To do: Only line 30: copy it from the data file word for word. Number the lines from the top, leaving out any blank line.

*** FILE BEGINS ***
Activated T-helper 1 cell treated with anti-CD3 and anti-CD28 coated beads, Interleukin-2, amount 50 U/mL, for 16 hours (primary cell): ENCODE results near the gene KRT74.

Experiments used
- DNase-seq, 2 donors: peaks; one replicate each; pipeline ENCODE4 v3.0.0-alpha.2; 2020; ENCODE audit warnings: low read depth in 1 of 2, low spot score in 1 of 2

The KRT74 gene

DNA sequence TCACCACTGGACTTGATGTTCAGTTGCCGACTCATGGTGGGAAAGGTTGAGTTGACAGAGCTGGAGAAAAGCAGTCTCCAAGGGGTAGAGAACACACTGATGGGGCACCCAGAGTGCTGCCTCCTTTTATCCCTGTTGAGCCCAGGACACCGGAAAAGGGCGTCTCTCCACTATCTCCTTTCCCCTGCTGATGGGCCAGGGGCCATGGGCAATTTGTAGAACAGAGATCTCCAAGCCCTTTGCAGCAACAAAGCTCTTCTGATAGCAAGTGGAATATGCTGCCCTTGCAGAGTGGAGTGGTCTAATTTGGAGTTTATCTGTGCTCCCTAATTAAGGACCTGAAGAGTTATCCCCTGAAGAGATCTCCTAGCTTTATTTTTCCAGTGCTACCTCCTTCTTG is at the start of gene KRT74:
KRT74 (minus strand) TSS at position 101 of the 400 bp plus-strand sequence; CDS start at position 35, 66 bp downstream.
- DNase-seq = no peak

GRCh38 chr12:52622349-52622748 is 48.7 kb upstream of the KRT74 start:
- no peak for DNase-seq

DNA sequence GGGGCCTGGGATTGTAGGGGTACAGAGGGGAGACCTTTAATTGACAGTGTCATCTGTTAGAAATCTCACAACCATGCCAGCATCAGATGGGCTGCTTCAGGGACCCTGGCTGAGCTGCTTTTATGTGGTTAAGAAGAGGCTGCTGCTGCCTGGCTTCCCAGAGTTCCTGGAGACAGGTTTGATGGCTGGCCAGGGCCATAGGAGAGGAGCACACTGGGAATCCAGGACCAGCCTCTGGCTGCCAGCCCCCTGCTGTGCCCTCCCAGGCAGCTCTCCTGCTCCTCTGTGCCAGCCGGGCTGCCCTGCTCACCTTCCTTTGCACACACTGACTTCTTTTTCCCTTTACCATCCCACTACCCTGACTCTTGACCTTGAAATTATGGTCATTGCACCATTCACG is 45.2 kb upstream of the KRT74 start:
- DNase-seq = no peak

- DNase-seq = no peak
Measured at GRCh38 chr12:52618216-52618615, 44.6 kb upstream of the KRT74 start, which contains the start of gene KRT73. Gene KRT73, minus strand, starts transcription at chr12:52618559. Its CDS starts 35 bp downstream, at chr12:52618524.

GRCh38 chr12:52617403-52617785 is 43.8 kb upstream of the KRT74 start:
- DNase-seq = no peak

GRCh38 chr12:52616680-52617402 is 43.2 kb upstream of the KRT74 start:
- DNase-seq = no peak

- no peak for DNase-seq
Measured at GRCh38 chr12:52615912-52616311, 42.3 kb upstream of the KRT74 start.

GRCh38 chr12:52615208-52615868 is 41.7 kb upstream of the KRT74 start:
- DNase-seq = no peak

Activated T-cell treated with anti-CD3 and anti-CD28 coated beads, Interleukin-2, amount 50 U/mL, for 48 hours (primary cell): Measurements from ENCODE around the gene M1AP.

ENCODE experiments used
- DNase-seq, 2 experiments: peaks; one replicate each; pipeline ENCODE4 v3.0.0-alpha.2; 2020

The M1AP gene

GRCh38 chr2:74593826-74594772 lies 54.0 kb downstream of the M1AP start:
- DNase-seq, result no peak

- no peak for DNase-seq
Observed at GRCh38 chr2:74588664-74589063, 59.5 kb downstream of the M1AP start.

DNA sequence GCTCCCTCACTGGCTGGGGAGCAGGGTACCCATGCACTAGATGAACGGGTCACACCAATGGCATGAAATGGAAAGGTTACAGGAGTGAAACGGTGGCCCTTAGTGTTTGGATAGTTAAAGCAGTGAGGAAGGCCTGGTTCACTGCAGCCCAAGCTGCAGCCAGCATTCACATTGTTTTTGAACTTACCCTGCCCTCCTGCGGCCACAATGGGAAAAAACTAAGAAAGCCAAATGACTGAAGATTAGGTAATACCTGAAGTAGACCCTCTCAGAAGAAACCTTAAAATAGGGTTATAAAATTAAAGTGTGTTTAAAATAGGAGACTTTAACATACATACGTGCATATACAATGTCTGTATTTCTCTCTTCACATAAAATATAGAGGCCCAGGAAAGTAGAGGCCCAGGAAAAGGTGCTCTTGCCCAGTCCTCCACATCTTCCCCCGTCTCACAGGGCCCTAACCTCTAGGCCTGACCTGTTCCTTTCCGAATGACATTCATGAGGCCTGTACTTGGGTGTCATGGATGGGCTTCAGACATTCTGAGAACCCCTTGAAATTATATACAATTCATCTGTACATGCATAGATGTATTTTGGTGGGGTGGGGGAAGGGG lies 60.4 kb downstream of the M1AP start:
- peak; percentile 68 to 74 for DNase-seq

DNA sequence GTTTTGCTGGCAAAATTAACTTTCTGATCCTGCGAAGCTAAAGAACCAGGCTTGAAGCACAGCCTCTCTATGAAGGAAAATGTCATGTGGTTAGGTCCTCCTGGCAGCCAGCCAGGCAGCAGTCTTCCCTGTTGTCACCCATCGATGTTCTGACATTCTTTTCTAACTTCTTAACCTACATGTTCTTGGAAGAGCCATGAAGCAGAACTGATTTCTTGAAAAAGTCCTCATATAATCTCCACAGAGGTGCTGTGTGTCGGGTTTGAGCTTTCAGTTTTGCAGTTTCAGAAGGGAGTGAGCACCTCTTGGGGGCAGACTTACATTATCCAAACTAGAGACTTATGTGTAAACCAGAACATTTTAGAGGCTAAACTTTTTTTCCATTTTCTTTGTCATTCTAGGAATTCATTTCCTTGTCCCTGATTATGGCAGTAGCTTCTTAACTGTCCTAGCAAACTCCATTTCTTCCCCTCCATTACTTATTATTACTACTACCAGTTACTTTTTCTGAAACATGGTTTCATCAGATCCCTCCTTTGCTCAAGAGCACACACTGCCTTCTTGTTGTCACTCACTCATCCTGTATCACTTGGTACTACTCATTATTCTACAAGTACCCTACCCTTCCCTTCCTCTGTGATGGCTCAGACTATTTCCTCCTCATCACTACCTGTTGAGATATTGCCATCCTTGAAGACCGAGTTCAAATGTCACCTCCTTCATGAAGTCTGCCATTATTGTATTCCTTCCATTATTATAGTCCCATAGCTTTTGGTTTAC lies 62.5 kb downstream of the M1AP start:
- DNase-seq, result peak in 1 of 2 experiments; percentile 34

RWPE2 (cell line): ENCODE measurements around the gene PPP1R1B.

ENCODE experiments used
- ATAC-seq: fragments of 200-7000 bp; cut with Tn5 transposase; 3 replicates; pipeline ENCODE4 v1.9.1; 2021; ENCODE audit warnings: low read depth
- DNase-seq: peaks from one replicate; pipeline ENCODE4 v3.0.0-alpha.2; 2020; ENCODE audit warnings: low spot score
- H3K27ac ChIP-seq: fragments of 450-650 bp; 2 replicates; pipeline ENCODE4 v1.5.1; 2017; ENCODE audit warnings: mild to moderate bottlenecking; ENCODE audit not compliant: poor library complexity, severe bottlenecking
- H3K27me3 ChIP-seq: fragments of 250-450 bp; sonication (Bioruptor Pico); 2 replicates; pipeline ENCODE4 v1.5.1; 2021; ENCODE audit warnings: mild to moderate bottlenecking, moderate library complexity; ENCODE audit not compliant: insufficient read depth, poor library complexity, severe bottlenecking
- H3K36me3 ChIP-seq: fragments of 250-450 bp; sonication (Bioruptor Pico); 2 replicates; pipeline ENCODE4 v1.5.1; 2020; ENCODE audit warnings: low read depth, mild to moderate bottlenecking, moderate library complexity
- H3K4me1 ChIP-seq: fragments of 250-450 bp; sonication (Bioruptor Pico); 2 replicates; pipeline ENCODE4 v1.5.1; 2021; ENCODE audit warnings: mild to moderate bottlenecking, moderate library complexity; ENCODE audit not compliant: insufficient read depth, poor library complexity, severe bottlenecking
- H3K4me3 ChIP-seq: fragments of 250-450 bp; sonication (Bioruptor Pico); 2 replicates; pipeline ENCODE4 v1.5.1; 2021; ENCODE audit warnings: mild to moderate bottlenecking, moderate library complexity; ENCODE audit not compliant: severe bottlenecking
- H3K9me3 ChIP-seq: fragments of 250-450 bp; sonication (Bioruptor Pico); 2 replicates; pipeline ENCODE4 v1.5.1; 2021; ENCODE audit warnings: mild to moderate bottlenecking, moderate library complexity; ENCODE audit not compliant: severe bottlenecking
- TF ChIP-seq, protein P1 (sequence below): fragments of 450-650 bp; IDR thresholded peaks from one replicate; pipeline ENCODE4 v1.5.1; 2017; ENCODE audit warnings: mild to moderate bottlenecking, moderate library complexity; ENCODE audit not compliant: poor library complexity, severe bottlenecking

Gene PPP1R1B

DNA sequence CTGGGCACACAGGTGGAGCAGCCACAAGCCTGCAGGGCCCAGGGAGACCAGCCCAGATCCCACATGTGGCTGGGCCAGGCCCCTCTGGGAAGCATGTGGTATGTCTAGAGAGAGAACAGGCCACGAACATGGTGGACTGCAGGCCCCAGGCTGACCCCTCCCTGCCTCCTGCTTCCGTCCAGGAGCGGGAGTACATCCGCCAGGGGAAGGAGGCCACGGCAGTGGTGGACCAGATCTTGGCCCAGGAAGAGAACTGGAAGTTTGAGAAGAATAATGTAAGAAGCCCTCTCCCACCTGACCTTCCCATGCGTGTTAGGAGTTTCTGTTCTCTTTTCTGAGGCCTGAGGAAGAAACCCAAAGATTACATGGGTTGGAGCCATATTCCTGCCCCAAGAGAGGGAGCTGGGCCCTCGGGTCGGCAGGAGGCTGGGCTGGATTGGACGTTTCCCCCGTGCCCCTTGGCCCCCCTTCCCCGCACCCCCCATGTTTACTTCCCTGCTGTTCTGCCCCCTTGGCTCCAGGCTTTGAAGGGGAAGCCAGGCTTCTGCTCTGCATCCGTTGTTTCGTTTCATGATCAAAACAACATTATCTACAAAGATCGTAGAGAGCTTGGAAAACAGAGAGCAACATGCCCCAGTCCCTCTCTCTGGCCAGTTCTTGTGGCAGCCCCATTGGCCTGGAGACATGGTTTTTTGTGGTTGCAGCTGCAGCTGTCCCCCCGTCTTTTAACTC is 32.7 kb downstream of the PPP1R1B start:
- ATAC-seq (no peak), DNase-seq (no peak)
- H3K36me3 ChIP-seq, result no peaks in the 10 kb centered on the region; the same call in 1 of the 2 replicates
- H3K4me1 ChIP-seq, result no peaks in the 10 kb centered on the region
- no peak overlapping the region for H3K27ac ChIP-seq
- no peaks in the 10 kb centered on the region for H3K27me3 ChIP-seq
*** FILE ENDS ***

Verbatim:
DNA sequence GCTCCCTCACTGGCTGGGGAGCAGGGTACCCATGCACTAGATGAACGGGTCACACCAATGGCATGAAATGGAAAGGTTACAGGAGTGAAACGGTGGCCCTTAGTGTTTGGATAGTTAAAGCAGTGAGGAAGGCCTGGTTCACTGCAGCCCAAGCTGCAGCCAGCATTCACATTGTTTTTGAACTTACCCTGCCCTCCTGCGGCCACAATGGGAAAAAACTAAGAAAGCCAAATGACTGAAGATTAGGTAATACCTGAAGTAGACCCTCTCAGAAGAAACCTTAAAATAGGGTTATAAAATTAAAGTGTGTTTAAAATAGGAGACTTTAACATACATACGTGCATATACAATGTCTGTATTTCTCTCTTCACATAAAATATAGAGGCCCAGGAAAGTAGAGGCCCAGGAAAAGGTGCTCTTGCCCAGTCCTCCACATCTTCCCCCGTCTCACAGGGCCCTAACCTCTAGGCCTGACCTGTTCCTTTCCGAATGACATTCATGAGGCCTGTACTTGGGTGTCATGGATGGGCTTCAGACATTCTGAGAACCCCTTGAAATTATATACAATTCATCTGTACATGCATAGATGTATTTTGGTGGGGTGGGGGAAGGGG lies 60.4 kb downstream of the M1AP start: